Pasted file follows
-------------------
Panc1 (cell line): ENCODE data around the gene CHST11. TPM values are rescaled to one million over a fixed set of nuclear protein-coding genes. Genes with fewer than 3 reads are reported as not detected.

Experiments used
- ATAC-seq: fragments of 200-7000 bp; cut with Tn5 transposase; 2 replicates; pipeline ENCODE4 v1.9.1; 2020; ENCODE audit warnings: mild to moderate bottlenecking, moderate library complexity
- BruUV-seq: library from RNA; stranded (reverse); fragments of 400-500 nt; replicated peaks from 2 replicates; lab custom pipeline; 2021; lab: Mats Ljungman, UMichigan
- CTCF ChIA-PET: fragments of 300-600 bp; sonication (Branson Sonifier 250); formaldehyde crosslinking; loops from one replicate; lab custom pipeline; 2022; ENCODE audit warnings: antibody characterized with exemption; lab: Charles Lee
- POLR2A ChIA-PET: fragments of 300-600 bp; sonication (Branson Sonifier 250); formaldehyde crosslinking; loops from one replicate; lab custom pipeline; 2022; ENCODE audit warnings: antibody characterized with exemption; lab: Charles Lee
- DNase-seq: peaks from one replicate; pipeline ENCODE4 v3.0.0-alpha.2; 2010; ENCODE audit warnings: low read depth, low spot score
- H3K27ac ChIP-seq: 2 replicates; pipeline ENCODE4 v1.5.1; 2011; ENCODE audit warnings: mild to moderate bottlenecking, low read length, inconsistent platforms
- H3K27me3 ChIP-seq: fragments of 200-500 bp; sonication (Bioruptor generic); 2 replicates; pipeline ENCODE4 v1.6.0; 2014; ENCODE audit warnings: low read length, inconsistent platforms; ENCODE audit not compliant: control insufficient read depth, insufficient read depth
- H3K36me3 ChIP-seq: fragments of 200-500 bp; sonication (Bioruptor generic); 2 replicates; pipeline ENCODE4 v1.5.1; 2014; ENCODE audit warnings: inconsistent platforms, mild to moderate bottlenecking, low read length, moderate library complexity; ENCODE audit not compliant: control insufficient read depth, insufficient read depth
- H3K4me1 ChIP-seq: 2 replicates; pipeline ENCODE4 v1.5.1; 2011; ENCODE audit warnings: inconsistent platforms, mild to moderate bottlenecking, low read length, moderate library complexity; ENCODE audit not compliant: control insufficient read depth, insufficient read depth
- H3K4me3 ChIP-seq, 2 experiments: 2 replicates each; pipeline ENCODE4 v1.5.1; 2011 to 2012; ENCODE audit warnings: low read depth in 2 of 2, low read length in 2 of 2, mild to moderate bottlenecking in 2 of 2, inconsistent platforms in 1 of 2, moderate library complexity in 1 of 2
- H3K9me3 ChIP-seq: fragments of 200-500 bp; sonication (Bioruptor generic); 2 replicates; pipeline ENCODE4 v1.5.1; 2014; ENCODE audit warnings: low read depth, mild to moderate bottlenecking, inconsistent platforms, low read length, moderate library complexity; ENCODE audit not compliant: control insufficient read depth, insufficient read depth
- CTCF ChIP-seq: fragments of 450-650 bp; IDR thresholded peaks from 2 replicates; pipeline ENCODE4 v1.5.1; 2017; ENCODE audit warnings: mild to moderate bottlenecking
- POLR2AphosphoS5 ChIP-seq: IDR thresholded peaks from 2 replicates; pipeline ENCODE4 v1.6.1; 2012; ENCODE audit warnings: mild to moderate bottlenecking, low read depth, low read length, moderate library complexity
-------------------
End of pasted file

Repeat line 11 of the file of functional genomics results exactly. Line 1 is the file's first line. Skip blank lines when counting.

- H3K4me1 ChIP-seq: 2 replicates; pipeline ENCODE4 v1.5.1; 2011; ENCODE audit warnings: inconsistent platforms, mild to moderate bottlenecking, low read length, moderate library complexity; ENCODE audit not compliant: control insufficient read depth, insufficient read depth